• Firefox Finally Offers Two Factor Auth to Protect Your Passwords

    Mozilla is rolling out two factor authentication for Firefox accounts and if you sync passwords using Firefox Sync you should enable it immediately.

    The option for two factor authentication should show up in your Firefox account settings in a few weeks, but you can skip the wait by clicking this link. Do that and you should see the option for two-factor authentication, as shown above.

  • Now Make Your Firefox Account Safer With New Two Factor Authentication

    It seems that tech giants, finally, are gearing up to make portals more secure. In an announcement made yesterday, Mozilla has announced two-factor authentication for Firefox accounts. It is an optional security feature that will require inserting authentication code after signing in your Firefox account with your credentials.

    The newly introduced two-step verification feature is based on the commonly used Time-based One-Time Password (TOTP)-based standard. Currently, the feature is available with Duo, Google Authenticator, and Authy. Users will need to install these apps to receive the authentication code.

  • Navigating the container security ecosystem

    SJ Technologies partnered with Sonatype for the DevSecOps Community 2018 Survey. The survey was wildly popular, receiving answers from more than 2,000 respondents representing a wide range of industries, development practices, and responsibilities. One-third of respondents (33%) came from the technology industry, and banking and financial services was the second most represented group (15%). 70% of all respondents were using a container registry. With so many respondents utilizing containers, a deeper dive into container security is in order.

  • New VPNFilter malware targets at least 500K networking devices worldwide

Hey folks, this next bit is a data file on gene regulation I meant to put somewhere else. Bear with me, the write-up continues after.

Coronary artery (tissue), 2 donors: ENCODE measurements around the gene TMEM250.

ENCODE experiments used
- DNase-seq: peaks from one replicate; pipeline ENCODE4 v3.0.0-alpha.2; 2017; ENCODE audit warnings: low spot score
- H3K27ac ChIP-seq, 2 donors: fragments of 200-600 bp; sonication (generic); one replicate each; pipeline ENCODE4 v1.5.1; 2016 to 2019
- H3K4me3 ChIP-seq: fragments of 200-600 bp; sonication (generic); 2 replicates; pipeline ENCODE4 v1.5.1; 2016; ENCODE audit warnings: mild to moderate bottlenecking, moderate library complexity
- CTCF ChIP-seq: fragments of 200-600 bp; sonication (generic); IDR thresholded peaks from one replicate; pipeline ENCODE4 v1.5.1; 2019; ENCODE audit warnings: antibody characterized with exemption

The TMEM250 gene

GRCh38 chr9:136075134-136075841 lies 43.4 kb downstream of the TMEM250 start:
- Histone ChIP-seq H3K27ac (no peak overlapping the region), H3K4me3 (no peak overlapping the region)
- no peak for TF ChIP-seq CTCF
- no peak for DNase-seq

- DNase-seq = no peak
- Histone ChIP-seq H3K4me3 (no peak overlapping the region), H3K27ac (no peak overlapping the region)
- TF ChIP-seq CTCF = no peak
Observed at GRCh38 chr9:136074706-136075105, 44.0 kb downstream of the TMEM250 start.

• 500,000 Routers Are Infected With Malware and Potentially Spying On Users
  • 500,000 Routers In 54 Countries Hacked To Create Massive Botnet Army
  • PassProtect Tells You If Your Password Is Compromised

    A compromised password can’t protect you. PassProtect is a Chrome extension that notifies you whenever a password you enter is exposed, giving you the chance to change it.

    Data breaches happen all the time, and the result is usually a bunch of usernames and password floating around the web. Attackers use these lists to access accounts, so it’s important to change your passwords after a breach. Most users can’t keep track of it all, however.

    Which is where PassProtect come in. Using data from Have I Been Pwned, Troy Hunt’s database of compromised passwords, PassProtect lets you know when a password you use was part of a recent breach.

  • PassProtect warns Chrome users when their username or passwords get pwned

    Data breaches happen all the time. When they do, it’s invariably bad, with countless people ensnared. The MySpace breach, for example, impacted nearly 360 million. LinkedIn impacted 165 million more. One tool helping to mitigate the aftermath is Okta’s new Chrome plugin, PassProtect.

  • Reproducible Builds: Weekly report #160

    This week’s edition was written by Bernhard M. Wiedemann, Chris Lamb, Levente Polyak and Mattia Rizzolo & reviewed by a bunch of Reproducible Builds folks on IRC & the mailing lists.

Security: Updates, Kernel Mitigation (CPU Flaws) and FBI

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  • Security updates for Wednesday
  • ARM64 Mitigation Posted For Spectre 4 / SSBD

    Following the Intel/AMD Spectre Variant 4 mitigation landing yesterday with "Speculative Store Bypass Disable" (SSBD) and then the POWER CPU mitigation landing today, ARM developers have posted their set of patches for 64-bit ARM CPUs to mitigate against this latest Spectre vulnerability around speculative execution.

  • Linux 4.9, 4.14, 4.16 Point Releases Bring SSBD For Spectre V4

    Greg Kroah-Hartman has today released the Linux 4.9.102, 4.14.43, and 4.16.11 kernels. Most notable about these stable release updates is Spectre Variant Four mitigation.

    Today's 4.9/4.14/4.16 point releases carry the Intel/AMD mitigation for Spectre V4 albeit the Intel support is dependent upon to-be-released microcode updates and is vulnerable by default while for AMD processors there is SSB disabled via prctl and seccomp.

  • An Initial Look At Spectre V4 "Speculative Store Bypass" With AMD On Linux

    Yesterday the latest Spectre vulnerability was disclosed as Spectre Variant 4 also known as "Speculative Store Bypass" as well as the less talked about Spectre Variant 3A "Rogue System Register Read". Here are my initial tests of a patched Linux kernel on AMD hardware for Spectre V4.

    Landing yesterday into Linux 4.17 Git was Speculative Store Bypass Disable (SSBD) as the Linux-based mitigation on Intel/AMD x86 CPUs. Since then has also been the POWER CPU SSBD implementation and pending patches for ARM64 CPUs.